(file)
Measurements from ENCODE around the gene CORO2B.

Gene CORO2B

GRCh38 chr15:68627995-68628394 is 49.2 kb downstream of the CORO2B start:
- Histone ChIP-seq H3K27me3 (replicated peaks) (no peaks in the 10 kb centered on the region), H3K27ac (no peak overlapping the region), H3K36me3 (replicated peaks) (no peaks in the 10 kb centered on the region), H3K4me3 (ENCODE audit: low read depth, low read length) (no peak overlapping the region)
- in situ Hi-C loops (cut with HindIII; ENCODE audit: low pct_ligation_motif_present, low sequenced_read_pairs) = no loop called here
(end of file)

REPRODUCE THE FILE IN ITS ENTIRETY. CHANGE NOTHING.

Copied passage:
Measurements from ENCODE around the gene CORO2B.

Gene CORO2B

GRCh38 chr15:68627995-68628394 is 49.2 kb downstream of the CORO2B start:
- Histone ChIP-seq H3K27me3 (replicated peaks) (no peaks in the 10 kb centered on the region), H3K27ac (no peak overlapping the region), H3K36me3 (replicated peaks) (no peaks in the 10 kb centered on the region), H3K4me3 (ENCODE audit: low read depth, low read length) (no peak overlapping the region)
- in situ Hi-C loops (cut with HindIII; ENCODE audit: low pct_ligation_motif_present, low sequenced_read_pairs) = no loop called here